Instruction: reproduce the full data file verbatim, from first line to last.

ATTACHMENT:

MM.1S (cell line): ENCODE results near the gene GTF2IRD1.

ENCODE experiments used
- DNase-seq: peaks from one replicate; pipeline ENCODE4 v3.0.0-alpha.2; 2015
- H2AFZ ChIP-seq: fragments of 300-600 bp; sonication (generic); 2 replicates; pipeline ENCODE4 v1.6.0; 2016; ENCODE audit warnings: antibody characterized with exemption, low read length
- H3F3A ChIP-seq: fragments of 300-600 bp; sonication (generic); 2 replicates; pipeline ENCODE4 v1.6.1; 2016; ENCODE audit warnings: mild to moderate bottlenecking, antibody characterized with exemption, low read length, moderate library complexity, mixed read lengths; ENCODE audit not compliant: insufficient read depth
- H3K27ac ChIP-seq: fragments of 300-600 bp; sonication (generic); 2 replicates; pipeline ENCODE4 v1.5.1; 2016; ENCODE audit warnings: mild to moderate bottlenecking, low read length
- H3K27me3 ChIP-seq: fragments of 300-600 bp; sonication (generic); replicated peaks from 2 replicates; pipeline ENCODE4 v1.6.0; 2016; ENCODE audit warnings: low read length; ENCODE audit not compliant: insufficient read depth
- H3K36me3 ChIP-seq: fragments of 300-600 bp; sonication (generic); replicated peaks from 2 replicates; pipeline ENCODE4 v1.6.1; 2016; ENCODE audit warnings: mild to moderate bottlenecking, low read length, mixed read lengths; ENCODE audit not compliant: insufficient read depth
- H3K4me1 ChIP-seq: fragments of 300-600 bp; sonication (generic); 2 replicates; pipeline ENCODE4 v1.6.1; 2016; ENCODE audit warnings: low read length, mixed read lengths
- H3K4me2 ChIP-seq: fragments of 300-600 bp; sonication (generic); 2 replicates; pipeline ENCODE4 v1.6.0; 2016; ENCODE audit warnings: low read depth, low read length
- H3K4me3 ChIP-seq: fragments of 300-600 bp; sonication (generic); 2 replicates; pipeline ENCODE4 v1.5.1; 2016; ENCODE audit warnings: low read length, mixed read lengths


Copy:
MM.1S (cell line): ENCODE results near the gene GTF2IRD1.

ENCODE experiments used
- DNase-seq: peaks from one replicate; pipeline ENCODE4 v3.0.0-alpha.2; 2015
- H2AFZ ChIP-seq: fragments of 300-600 bp; sonication (generic); 2 replicates; pipeline ENCODE4 v1.6.0; 2016; ENCODE audit warnings: antibody characterized with exemption, low read length
- H3F3A ChIP-seq: fragments of 300-600 bp; sonication (generic); 2 replicates; pipeline ENCODE4 v1.6.1; 2016; ENCODE audit warnings: mild to moderate bottlenecking, antibody characterized with exemption, low read length, moderate library complexity, mixed read lengths; ENCODE audit not compliant: insufficient read depth
- H3K27ac ChIP-seq: fragments of 300-600 bp; sonication (generic); 2 replicates; pipeline ENCODE4 v1.5.1; 2016; ENCODE audit warnings: mild to moderate bottlenecking, low read length
- H3K27me3 ChIP-seq: fragments of 300-600 bp; sonication (generic); replicated peaks from 2 replicates; pipeline ENCODE4 v1.6.0; 2016; ENCODE audit warnings: low read length; ENCODE audit not compliant: insufficient read depth
- H3K36me3 ChIP-seq: fragments of 300-600 bp; sonication (generic); replicated peaks from 2 replicates; pipeline ENCODE4 v1.6.1; 2016; ENCODE audit warnings: mild to moderate bottlenecking, low read length, mixed read lengths; ENCODE audit not compliant: insufficient read depth
- H3K4me1 ChIP-seq: fragments of 300-600 bp; sonication (generic); 2 replicates; pipeline ENCODE4 v1.6.1; 2016; ENCODE audit warnings: low read length, mixed read lengths
- H3K4me2 ChIP-seq: fragments of 300-600 bp; sonication (generic); 2 replicates; pipeline ENCODE4 v1.6.0; 2016; ENCODE audit warnings: low read depth, low read length
- H3K4me3 ChIP-seq: fragments of 300-600 bp; sonication (generic); 2 replicates; pipeline ENCODE4 v1.5.1; 2016; ENCODE audit warnings: low read length, mixed read lengths